Category: Contracts

$500 Million New Years Resolution

The National Basketball Association’s (“NBA”) 2014 New Year resolution: Get out from underneath the worst sports contract in the history of sports (well, maybe with the exception of the 1st Century Roman Gladiators).   Meet Ozzie and Daniel Silna – Brothers who once owned the Spirits of St. Louis in the defunct American Basketball Association (“ABA”). It all began with the Spirits exclusion from the 1976 merger of the NBA and the ABA. The Silnas watched unhappily as the New York (now Brooklyn) Nets, the Denver Nuggets, the Indiana Pacers and the San Antonio Spurs were absorbed into the NBA, while they were left on the sidelines – scheming. And successfully scheme they did. The Silnas and their attorney, Donald Schupak, slyly negotiated an astonishing benefit that was critical to the merger: an agreement to be paid one-seventh of the national television revenue that each of the four teams was to receive, as long as the NBA continued to exist.  Yes that is right – That amounted to be paid in perpetuity- forever. To date the deal has provided the Silnas with approximately $300 million.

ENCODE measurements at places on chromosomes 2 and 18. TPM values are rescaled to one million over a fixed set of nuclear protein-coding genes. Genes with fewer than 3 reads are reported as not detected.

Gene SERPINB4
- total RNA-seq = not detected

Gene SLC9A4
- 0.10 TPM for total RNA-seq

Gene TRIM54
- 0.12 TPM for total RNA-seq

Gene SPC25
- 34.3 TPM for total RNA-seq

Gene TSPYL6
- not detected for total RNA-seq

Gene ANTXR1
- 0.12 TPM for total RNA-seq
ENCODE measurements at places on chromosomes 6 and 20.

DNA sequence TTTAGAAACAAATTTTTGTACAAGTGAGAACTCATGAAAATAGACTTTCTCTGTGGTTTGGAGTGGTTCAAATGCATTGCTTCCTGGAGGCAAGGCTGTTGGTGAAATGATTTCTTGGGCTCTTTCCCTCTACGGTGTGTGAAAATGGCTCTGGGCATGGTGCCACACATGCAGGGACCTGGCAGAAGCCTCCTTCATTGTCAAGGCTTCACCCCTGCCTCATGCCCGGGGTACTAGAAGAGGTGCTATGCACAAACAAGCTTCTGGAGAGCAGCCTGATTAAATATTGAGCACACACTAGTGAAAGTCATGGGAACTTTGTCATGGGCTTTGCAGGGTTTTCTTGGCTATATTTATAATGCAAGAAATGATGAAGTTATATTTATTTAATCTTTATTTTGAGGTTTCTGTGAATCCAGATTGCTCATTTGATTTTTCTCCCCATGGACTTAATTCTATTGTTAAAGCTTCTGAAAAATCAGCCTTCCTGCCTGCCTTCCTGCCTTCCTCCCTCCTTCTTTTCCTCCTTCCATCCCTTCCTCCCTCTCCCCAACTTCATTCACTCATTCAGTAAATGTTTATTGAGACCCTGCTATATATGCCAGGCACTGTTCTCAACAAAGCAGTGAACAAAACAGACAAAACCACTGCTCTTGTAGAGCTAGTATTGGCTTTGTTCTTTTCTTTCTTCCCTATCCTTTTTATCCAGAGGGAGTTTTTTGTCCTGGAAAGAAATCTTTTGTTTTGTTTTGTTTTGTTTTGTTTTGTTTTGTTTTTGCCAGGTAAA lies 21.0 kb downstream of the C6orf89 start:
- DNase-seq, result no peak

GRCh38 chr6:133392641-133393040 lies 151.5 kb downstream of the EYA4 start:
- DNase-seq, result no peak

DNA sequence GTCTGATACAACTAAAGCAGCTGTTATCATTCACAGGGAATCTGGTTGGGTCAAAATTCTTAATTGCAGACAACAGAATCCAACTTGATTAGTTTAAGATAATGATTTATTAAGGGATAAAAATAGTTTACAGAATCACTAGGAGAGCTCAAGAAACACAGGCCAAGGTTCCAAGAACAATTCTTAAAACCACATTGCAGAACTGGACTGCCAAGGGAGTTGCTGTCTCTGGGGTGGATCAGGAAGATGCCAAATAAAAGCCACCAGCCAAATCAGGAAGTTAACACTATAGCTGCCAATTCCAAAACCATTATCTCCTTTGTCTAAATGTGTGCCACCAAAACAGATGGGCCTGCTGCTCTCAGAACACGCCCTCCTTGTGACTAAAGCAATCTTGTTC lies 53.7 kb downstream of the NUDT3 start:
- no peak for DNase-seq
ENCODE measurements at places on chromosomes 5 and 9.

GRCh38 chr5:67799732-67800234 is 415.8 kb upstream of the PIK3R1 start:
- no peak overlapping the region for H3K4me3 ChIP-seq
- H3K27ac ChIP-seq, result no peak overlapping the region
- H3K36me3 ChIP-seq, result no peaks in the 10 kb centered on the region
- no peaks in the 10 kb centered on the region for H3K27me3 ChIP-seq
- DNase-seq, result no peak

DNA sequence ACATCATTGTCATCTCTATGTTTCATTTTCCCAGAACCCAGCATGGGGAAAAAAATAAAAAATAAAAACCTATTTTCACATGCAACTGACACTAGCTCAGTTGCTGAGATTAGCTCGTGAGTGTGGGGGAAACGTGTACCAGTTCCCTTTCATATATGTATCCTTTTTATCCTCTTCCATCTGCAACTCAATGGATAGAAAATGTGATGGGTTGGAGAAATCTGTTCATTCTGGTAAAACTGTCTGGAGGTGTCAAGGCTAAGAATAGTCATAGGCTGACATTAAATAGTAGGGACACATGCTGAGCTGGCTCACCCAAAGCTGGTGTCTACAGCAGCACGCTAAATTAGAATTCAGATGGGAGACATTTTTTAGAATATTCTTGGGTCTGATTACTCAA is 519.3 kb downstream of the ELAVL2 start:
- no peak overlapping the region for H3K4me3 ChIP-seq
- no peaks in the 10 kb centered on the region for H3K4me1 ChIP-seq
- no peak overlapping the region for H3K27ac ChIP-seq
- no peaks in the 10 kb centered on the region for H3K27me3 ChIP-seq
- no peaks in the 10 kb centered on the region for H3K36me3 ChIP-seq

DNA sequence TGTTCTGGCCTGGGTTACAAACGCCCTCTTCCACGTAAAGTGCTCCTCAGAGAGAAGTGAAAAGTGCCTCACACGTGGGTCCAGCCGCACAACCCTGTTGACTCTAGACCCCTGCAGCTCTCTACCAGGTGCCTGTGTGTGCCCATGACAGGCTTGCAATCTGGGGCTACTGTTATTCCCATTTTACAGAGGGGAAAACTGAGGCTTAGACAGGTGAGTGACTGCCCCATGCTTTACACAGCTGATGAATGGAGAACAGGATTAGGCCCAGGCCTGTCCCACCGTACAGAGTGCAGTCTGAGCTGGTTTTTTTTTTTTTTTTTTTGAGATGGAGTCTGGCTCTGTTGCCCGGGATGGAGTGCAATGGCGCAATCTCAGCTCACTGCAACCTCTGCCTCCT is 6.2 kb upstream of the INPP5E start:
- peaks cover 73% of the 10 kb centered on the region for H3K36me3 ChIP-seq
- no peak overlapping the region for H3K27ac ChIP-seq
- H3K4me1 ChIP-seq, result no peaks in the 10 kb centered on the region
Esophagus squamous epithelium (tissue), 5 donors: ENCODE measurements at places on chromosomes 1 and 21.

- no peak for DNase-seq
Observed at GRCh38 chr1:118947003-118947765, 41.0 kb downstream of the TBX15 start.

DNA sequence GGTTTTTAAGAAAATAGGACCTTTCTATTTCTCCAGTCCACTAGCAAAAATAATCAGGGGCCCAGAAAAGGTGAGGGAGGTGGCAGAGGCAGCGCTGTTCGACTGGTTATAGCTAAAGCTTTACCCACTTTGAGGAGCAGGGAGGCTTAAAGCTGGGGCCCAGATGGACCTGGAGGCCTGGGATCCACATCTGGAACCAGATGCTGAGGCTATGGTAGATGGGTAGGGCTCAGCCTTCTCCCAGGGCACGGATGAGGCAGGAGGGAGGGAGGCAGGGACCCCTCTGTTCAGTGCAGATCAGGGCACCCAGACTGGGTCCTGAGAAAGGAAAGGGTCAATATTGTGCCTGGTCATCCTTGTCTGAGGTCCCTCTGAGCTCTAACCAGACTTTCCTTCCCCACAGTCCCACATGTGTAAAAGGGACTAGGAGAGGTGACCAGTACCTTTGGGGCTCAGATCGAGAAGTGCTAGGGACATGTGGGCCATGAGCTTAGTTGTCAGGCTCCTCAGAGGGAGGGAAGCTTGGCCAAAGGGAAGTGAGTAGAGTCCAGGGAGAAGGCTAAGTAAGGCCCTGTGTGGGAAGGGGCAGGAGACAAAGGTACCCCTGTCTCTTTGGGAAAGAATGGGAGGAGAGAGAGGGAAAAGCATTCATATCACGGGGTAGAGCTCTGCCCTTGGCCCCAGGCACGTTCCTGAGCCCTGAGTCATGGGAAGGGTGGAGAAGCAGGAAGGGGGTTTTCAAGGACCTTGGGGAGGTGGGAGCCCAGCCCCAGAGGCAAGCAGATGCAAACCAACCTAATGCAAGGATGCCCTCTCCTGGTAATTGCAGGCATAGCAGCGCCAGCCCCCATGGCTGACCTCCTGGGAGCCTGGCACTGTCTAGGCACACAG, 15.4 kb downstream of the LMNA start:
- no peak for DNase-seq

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The NBA has repeatedly been reminded of  its haste and folly in structuring the deal and has repeatedly tried to buy the Silnas out.  However, the gold nest egg of the Silnas’ has remained elusive in light of ever growing popularity of the NBA. Finally, earlier this month, the Silnas, the NBA and the four former ABA teams announced a conditional deal that will end the Silnas’ access to the gold pot at the end of the rainbow. Well sort of. The Silnas are to receive a $500 million upfront payment, financed through a private placement of notes by JPMorgan Chase and Merrill Lynch, according to sources familiar with the proposed agreement. The deal would end the enormous perpetual payments and settle a lawsuit filed in federal court by the Silnas that demanded additional compensation from sources of television revenue that did not exist in 1976, including NBA TV, foreign broadcasting of games and League Pass, the service that lets fans watch out-of-market games.